As Tajikistan prepares for a presidential election in late autumn, domestic political considerations are taking precedence over concerns about the Central Asian country's international image, a fact underscored by the government's recent rejection of the British Broadcasting Corp's application for a broadcasting license.
Tajikistan's state licensing commission formally denied the BBC a license in early August, basing its decision on a complex interpretation of Tajik law. Barakatillo Abdulfaizov, secretary-general of the country's licensing commission, said the BBC failed to meet criteria outlined under Article 12 of the 2005 law On Licensing Certain Types of Activities. The legislation states that the "broadcasting of foreign media on the territory of Tajikistan is possible only on the basis of a bilateral inter-state agreement in the media sphere." Abdulfaizov insisted that such a pact was lacking in the BBC's case.
The interpretation seems awkward, given the fact that Tajik authorities in June sanctioned the operation of a BBC news bureau in Dushanbe. Thus, the BBC can legally gather information in the country, but not broadcast it to Tajiks. Abdulfaizov explained the discrepancy, saying that Tajik authorities consider the BBC bureau to be merely an extension of the London-based broadcaster, and not a legally independent entity.
The ruling is further complicated by the fact that the BBC had been legally broadcasting Tajik-language programming in the country since 1996, originally on a medium-wave band, and after 2004, also on FM frequencies in Dushanbe and in the northern city of Khojand. An agreement between the BBC and Teleradiocom, an entity connected with the Tajik Ministry of Communications, provided the legal basis for the BBC's broadcasts. But the adoption of the new legislation in 2005 terminated the BBC-Teleradiocom agreement, forcing Bush House to apply for a new license. The BBC has been unable to broadcast on FM frequencies in Tajikistan since January.
International free-speech organizations have denounced the licensing decision. The Paris-based group Reporters Without Borders said in a statement that the ruling constitutes "another alarming attempt by [President Imomali Rahmonov's] regime to prevent people from hearing news from foreign media and independent sources." Meanwhile, Joel Simon, executive director of the New York-based Committee to Protect Journalists, characterized some Tajik government actions as "arbitrarily and unilaterally imposed."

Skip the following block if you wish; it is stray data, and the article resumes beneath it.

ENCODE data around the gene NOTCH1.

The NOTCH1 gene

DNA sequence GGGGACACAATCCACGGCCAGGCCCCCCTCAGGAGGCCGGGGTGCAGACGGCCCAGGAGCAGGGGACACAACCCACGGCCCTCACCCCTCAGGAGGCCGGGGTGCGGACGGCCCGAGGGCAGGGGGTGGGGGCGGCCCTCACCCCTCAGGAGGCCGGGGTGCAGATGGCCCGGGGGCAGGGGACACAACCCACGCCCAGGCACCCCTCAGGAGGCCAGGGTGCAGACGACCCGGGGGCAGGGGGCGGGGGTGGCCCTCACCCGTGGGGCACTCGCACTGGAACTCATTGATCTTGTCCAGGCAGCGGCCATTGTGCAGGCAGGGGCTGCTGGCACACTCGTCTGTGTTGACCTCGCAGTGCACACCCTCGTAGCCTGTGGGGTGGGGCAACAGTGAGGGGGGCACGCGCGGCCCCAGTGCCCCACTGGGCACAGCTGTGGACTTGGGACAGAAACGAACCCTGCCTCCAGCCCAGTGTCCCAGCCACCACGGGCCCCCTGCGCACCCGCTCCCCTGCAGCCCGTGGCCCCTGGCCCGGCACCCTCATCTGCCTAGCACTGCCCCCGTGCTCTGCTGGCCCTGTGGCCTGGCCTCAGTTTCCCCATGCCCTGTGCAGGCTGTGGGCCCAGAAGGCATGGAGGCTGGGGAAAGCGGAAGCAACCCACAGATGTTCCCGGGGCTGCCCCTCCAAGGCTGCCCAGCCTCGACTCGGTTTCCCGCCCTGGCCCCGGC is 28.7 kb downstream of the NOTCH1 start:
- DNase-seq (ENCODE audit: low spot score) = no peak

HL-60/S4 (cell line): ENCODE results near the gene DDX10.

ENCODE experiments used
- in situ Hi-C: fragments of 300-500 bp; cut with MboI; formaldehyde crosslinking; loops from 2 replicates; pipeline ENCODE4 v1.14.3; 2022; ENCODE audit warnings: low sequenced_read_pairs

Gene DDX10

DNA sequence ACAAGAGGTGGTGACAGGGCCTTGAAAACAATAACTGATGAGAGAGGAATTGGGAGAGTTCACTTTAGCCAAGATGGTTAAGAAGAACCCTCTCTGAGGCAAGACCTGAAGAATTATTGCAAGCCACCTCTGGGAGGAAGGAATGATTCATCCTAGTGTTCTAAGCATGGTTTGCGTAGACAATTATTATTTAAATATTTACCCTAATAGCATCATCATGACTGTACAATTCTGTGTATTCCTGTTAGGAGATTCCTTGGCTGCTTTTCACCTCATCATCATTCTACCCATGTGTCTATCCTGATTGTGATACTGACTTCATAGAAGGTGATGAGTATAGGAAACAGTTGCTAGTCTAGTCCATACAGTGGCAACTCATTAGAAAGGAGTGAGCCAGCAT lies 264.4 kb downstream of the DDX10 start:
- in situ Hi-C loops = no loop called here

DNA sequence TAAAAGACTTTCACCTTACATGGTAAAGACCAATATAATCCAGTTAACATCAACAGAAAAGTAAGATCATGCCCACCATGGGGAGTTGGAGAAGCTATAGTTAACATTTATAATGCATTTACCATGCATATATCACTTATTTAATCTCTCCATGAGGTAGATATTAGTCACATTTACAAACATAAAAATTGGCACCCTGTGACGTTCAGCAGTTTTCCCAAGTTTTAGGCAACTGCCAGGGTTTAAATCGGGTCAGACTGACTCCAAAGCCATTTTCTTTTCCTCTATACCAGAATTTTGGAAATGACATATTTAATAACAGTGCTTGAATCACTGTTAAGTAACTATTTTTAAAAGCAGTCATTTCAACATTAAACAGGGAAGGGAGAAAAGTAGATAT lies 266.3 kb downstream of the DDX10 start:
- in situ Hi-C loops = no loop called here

The law On Licensing Certain Types of Activities is not only being used to prevent foreign broadcasters from operating in Tajikistan, but also to severely restrict independent Tajik media outlets, observers say. Provisions contained in the law create significant obstacles for the registration of new radio and television channels. For instance, the law gives the licensing commission responsibility determining whether independent media outlet employees meet professional standards. Such standards are left open to interpretation, however.
Many entities that have applied for licenses in recent months are unqualified, claimed Abdulfaizov, the licensing commission chief. He characterized most applicants as "irrelevant people" and "incompetent guys who know nothing about the [broadcast media] business."
Given the approaching presidential vote, along with 2005's political turmoil in neighboring Kyrgyzstan and Uzbekistan, the Tajik government appears determined to maintain a tight hold on the distribution of information, and thus ensure the desired election outcome another presidential term for Rahmonov. [For background see the Eurasia Insight archive]. Despite the fact that US influence has rapidly eroded in Central Asia, Tajik authorities continue to perceive Washington as intent on fomenting radical democratic change. [For background see the Eurasia Insight archive]. A reflection of this concern is found in a provision of the 2005 law that forces Tajik media outlets to disclose fully all sources of foreign funding.
The Tajik government appears to be considering additional measures that would further restrict the ability of independent outlets to function. In June 2006, the Ministry of Culture announced a plan to amend two Laws -- On Printing And Other Media and On The Publishing Business. The main thrust of the draft amendments is a requirement for all non-state media outlets to receive new licenses from the Culture Ministry.
Deputy Culture Minister Amirkhon Ahmadhonov denied any political motive behind the draft amendments, saying the proposed changes would enable media outlets to operate more efficiently. Independent journalists, on the other hand, expressed skepticism about the amendments' supposed benefits. They instead believe the government is "tightening the screws" in advance of the presidential vote, and voiced an expectation that a significant number of existing independent outlets would end up being denied re-registration. Nuriddin Karshiboev, chairman of the National Association of Independent Media in Tajikistan, said the amendments, if implemented without the involvement and participation of the independent media representatives, would contradict the principles of democracy.